Future of food? Researchers create 3D-printed cheesecake
NEW YORK - 3D printing technology has evolved in many ways over the years, resulting in transformative products like a 3D-printed ear made of living tissue, a new residential community of 3D-printed homes, and even the world’s first 3D-printed rocket.
But could this manufacturing technique ever become a mainstay in the kitchen?
Mechanical engineers at Columbia University are working to address this question by assessing the benefits of 3D-printed food, how it compares to the "normal" food we consume, and if such a software-driven process could ever be as beautifully designed as a high-end coffee maker on one’s kitchen counter.
The team of Columbia researchers created a 3D-printed cheesecake using edible food inks, including peanut butter, Nutella, and strawberry jam. The details were published on Tuesday in the journal NPJ Science of Food.
Traditionally, food printing technology has been limited to a few uncooked ingredients – leading to less than appetizing dishes, according to the researchers.
The team, led by Dr. Jonathan Blutinger with Columbia’s Creative Machines Lab, aimed to push the limits of food printing by using many different ingredients that were cooked using a laser.
To do this, they created a seven-ingredient cheesecake: graham cracker, peanut butter, Nutella, banana purée, strawberry jam, cherry drizzle, and frosting.
The 3D-printing system that constructs a dish comprising seven ingredients, cooked in situ using a laser. Credit: Provided / Jonathan Blutinger/Columbia Engineering
Several different designs were tested, and the team found that the most successful one used graham cracker as the foundational ingredient for each layer of the cake. They said that peanut butter and Nutella proved to be best used as supporting layers that formed "pools" to hold the softer ingredients of banana and jam.
The Columbia researchers pointed out some health benefits to such a technology.
"We have an enormous problem with the low-nutrient value of processed foods," co-author and Professor Christen Cooper with Pace University Nutrition and Dietetics said in a statement. "3D food printing will still turn out processed foods, but perhaps the silver lining will be, for some people, better control and tailoring of nutrition--personalized nutrition."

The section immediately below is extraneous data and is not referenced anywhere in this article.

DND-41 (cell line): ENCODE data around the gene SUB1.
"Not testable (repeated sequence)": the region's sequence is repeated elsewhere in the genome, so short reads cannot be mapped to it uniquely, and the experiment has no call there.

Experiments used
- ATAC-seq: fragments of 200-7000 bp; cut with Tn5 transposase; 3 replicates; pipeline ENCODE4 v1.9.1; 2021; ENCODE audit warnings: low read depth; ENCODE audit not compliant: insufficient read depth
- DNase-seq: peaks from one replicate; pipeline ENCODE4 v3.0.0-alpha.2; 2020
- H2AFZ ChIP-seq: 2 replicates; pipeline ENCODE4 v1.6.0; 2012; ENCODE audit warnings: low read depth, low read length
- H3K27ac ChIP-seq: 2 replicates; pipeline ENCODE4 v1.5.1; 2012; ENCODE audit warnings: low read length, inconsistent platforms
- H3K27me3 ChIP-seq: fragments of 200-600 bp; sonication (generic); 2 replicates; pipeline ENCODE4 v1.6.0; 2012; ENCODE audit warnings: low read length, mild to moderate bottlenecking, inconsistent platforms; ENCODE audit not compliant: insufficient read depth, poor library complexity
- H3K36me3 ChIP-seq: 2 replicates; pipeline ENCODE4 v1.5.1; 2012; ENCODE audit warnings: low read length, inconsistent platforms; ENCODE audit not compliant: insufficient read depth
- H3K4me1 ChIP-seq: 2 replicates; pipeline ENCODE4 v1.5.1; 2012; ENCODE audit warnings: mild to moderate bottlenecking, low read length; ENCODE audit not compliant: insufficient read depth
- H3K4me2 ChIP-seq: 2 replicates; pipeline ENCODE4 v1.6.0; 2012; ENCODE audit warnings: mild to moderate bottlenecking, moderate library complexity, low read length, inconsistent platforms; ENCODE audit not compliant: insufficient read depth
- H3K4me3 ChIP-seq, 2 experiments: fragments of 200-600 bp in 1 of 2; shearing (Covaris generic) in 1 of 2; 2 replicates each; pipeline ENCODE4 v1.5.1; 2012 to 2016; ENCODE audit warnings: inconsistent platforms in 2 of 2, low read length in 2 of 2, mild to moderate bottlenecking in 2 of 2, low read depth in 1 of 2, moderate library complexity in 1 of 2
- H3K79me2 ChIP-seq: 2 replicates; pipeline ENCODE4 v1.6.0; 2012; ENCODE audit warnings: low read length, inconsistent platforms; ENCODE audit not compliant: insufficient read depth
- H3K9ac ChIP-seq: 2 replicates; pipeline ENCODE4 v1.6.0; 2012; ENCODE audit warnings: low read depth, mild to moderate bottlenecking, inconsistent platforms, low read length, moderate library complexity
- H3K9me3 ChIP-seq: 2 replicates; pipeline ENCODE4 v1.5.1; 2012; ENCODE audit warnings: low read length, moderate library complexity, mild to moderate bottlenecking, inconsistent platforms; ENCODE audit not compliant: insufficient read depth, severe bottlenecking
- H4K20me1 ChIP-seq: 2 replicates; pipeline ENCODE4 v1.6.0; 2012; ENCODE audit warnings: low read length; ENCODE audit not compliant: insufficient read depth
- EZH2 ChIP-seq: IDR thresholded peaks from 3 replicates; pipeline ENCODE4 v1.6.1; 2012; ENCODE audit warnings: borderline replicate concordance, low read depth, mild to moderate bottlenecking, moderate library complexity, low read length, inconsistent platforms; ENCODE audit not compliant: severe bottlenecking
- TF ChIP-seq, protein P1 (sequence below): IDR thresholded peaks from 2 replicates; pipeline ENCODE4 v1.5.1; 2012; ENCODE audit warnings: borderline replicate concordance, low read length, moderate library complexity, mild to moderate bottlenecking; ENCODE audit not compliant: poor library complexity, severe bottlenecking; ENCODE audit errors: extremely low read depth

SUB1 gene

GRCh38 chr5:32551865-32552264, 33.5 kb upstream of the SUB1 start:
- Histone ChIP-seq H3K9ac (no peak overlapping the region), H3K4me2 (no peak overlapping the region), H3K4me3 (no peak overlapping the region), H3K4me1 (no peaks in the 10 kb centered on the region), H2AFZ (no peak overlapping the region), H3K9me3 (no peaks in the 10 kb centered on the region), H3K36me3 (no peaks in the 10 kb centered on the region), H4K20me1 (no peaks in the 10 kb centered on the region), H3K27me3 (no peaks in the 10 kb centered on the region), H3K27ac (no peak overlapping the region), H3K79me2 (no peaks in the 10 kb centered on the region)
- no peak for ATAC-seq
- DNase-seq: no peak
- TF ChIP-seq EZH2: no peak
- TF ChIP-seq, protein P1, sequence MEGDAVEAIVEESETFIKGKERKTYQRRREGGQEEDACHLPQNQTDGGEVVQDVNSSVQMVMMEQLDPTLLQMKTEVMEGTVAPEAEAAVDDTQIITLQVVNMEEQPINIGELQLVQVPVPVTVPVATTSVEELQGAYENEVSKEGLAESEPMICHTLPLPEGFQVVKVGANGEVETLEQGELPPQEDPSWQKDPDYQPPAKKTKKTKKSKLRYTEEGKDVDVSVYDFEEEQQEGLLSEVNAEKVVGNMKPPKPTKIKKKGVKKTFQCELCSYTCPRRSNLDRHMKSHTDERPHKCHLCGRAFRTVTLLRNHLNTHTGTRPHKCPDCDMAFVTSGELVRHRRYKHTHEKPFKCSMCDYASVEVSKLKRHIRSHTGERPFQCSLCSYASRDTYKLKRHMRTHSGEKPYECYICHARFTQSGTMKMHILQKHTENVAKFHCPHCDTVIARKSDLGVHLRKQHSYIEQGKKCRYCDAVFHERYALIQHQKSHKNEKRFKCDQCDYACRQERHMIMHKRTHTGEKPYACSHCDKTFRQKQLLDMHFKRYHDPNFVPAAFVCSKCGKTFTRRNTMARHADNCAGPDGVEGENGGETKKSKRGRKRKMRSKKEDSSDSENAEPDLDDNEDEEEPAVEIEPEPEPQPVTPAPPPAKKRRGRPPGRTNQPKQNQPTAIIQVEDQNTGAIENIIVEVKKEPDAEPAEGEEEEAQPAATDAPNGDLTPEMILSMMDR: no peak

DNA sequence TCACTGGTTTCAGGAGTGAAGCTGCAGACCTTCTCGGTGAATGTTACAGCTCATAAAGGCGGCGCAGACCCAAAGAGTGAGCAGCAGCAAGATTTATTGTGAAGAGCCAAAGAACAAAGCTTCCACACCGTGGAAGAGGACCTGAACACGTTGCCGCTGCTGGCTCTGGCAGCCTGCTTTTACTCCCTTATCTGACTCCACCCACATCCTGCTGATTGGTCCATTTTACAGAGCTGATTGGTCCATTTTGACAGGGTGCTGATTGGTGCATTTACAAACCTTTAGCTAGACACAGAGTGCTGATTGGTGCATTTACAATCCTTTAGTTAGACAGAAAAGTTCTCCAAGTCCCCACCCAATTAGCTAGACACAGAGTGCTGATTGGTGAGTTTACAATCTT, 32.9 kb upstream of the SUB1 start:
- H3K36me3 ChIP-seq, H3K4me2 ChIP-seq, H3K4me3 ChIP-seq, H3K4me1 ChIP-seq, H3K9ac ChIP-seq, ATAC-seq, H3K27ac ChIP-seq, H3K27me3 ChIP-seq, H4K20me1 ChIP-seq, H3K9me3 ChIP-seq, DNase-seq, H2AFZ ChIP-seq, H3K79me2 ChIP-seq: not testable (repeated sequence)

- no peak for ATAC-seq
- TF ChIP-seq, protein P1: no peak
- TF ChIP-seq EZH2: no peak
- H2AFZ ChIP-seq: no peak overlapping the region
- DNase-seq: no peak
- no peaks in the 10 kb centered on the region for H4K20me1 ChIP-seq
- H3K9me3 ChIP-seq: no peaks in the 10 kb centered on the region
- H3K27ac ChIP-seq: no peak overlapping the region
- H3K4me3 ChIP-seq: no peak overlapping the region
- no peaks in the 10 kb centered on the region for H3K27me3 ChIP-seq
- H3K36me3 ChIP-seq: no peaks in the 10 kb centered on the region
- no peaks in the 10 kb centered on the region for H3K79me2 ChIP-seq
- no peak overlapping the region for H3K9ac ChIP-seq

Cooper added that food printing could also be useful in making food more appealing to those with swallowing disorders by mimicking the shapes of real foods with the pureed texture foods such patients require.
What’s the potential of 3D food printing?
In the study, several barriers to widely adopting 3D-printed food were noted, including the need to store food inks at certain temperatures and the cost. Although such machines can be built small to conveniently fit in a kitchen, the price may affect consumers’ early adoption.
It also needs a larger industry to support it.
"Because 3D food printing is still a nascent technology, it needs an ecosystem of supporting industries such as food cartridge manufacturers, downloadable recipe files, and an environment in which to create and share these recipes," Blutinger said in a statement.
"Its customizability makes it particularly practical for the plant-based meat market, where texture and flavor need to be carefully formulated to mimic real meats," he added.
The team said people with dietary restrictions, parents of young children, nursing home dieticians, and athletes could all find the personalized techniques of 3D food printing useful and convenient in meal planning.
For chefs, such techniques could help localize flavors and textures on a millimeter scale.
Additionally, food prepared "with less human handling" could lower the risk of foodborne illness and disease transmission in the post-pandemic era.
"This seems like a win-win concept for all of us," Blutinger said.
This story was reported from Cincinnati.